WASHINGTON -- Watching Newt Gingrich strut across the political stage these days, you might infer that he is about to assume the throne as emperor of all he surveys rather than becoming speaker of the House of Representatives.
His insistence that he will practice "cooperation" with the Clinton administration but never "compromise" suggests the Republican from Georgia now plans to rule by fiat. Presumably he will learn it isn't that simple.
For one thing, Gingrich does not hold a majority in the House large enough to override vetoes by Bill Clinton, who was still president of the United States the last time we looked.
For another, Congress still has two bodies, so the new speaker inevitably will find it necessary to deal with the Senate and the new majority leader, Bob Dole, who is suspected by some Republicans of believing there is sometimes a role for government in American life. And anyone who knows Dole knows that he does not roll over easily.
Gingrich does have some high cards to play. The Republicans have won an overwhelming endorsement from the electorate for their basic message that government has become too big, too expensive and too intrusive to be tolerated at its present level. And several of the planks in the celebrated "Contract with America" are likely to earn broad and bipartisan backing in Congress. The surviving conservative Democrats have read the election returns, too.
Equally pertinent is the fact that Dole is likely to have an agenda of his own. The Kansas Republican is a de facto candidate for president in 1996, and he won't be shy about asserting himself.
Gingrich's greatest asset in wielding power may be the dicey situation confronting Clinton. The president does have that veto pen, but he cannot afford to use it in cases where there would be enough Democratic defections to override him.
Clinton also must be concerned about holding together the remaining liberal blocs in both the House and Senate. He cannot simply go along with a draconian welfare reform plan, for example, without undermining his remaining base and inviting a challenge to his renomination for a second term.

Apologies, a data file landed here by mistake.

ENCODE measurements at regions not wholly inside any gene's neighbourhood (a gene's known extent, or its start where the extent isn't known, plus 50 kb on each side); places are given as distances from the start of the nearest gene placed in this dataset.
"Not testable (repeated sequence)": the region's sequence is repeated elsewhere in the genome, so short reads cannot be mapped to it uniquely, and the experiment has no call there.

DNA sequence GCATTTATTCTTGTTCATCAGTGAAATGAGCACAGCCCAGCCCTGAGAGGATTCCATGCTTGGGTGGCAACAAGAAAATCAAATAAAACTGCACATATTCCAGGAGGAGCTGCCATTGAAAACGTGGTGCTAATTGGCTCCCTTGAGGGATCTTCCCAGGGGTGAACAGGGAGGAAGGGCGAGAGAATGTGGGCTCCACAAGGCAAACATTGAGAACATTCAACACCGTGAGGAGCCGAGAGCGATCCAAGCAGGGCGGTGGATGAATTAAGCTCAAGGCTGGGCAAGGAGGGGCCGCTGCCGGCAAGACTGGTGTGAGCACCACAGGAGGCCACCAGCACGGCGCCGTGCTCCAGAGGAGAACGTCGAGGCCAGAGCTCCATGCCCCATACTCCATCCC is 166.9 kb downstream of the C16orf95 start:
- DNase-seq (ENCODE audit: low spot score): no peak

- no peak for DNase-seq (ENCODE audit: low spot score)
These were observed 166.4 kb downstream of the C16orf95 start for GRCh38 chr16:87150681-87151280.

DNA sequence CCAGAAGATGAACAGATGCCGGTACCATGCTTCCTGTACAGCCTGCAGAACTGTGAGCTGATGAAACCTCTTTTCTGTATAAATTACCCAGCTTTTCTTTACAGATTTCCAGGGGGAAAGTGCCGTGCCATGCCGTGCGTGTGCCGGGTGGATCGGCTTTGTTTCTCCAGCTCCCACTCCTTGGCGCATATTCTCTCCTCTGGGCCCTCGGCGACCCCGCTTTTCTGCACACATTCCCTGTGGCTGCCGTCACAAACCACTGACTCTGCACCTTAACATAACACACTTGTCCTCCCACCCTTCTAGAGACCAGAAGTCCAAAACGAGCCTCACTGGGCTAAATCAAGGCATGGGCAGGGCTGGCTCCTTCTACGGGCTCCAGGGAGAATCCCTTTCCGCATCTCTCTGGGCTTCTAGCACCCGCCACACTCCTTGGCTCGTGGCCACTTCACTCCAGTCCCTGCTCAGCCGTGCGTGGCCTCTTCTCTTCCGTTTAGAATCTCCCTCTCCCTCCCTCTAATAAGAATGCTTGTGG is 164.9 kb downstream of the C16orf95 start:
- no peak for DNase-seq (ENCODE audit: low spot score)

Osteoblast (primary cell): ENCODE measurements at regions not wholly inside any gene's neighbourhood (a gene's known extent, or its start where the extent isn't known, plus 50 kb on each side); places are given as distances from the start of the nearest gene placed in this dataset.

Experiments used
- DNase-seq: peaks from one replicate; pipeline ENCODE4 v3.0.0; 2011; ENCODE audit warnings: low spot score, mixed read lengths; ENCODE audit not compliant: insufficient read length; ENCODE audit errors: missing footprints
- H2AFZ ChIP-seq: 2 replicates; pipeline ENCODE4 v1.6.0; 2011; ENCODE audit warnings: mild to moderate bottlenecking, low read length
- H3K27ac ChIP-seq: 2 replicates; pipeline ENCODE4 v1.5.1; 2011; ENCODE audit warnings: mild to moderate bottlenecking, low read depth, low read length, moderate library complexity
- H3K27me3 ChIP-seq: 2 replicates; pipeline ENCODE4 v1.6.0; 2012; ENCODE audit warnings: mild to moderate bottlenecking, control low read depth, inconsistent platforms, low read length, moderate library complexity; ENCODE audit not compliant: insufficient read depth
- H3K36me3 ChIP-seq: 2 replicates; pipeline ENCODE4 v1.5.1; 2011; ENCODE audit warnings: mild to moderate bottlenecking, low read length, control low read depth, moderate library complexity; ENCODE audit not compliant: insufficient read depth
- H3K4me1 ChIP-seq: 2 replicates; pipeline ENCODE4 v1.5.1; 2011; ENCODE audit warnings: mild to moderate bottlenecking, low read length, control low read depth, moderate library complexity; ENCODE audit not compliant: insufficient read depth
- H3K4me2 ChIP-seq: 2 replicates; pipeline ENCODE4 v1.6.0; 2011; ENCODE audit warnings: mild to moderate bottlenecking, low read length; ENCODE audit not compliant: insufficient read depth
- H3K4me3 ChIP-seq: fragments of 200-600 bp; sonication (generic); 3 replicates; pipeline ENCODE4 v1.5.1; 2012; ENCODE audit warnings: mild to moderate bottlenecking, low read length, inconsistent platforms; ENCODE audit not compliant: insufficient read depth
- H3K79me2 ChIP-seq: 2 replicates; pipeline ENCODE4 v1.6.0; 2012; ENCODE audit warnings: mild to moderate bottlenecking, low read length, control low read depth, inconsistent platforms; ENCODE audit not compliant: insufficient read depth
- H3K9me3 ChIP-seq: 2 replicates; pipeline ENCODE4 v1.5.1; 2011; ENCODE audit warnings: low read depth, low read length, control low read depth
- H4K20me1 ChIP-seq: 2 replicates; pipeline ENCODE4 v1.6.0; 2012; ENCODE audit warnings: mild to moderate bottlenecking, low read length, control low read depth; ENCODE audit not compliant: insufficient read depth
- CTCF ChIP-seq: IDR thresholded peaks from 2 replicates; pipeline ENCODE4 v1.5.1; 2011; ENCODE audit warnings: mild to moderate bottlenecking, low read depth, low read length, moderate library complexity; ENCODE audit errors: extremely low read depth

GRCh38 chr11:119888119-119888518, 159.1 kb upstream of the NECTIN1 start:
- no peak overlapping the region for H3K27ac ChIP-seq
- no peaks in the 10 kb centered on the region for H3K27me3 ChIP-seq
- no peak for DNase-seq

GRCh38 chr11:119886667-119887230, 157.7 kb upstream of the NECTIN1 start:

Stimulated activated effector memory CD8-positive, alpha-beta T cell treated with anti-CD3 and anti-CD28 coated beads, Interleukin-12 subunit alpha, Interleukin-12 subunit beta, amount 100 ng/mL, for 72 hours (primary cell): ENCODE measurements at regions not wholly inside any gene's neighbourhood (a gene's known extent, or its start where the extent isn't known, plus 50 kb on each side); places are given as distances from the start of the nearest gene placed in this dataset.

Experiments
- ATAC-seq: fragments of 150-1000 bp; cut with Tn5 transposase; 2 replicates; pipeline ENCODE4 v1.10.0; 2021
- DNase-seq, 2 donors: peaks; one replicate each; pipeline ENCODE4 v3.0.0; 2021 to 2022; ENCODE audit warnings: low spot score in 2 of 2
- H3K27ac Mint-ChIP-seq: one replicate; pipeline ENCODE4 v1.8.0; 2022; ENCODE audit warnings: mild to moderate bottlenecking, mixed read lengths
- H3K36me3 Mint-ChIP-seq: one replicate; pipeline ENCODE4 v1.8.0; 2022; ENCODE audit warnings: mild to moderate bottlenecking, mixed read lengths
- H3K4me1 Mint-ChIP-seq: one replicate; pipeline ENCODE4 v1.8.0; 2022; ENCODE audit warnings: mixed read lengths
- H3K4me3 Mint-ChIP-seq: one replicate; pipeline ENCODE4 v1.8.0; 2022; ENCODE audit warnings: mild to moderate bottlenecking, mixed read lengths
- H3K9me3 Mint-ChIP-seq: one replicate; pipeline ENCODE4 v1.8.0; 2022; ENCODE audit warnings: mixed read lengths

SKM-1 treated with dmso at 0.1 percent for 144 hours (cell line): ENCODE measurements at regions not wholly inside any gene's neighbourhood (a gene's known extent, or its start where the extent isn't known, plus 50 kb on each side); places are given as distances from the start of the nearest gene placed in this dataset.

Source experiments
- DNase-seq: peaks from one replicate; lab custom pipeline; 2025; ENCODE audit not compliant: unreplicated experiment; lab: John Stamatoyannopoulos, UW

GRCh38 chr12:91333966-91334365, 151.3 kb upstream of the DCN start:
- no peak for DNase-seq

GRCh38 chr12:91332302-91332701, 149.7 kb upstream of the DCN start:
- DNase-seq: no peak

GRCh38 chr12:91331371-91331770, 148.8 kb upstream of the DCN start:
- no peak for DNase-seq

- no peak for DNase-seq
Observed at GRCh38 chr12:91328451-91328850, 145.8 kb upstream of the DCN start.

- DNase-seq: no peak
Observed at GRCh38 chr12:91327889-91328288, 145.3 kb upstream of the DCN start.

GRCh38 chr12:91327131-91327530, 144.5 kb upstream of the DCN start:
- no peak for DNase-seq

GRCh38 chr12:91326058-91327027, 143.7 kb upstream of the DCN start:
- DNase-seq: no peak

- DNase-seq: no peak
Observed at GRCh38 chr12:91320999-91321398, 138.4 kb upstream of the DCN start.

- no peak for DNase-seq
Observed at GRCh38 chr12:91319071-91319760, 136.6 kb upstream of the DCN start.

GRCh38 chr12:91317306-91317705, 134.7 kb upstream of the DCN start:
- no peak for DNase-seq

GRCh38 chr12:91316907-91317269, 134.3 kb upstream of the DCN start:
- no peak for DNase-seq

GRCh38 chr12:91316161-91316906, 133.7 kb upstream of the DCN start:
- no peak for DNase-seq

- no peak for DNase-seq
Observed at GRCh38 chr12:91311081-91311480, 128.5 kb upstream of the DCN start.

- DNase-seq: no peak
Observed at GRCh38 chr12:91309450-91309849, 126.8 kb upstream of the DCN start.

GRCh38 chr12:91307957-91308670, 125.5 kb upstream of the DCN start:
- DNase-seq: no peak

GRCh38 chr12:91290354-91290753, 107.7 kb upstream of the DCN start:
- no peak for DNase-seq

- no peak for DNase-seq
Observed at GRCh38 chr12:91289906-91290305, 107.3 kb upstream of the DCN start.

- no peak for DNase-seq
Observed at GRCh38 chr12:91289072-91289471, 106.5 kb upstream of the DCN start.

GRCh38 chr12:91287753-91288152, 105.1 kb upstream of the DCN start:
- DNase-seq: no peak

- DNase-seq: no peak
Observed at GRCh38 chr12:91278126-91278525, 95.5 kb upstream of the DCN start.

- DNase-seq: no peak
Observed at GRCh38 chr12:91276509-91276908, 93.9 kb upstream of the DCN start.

The president does have weapons, however, if he chooses to use them. Although it may not have seemed to be true in the week since the election, any president has the ability to set the national agenda and put his message across in the news media. And the voters showed enough interest in the 1994 election to suggest they may be willing to pay some attention to the dynamics of the relationship between the White House and Congress.
It appears right now, of course, that Clinton is holding a weak hand. The election results have been widely -- and correctly -- viewed as a rejection of his performance in the Oval Office so far. And opinion polls show the president to be very much on the defensive except in a few of the industrial states. In seeking his second term, Clinton has to recognize that he has little or no hope of winning any electoral votes in the South outside of his own home state of Arkansas.
But public opinion is volatile and the polls can turn very quickly, as President George Bush discovered only a few months after the Persian Gulf War.
Nor is Newt Gingrich a universally beloved politician. On the contrary, polls and focus groups studied by both parties during the 1994 campaign found his personal ratings middling at best. Although they aren't likely to admit it now, there were Republican candidates for House seats this fall who thought it was wise to keep a prudent distance from the Georgian.
The bottom line is that Gingrich has good reason to exult, but he does not have unlimited authority to remake the government from top to bottom. There will be times he will have to cooperate and quite possibly more than a few issues on which he will be obliged to compromise. One election, even one as stunning as the 1994 election, doesn't change the system.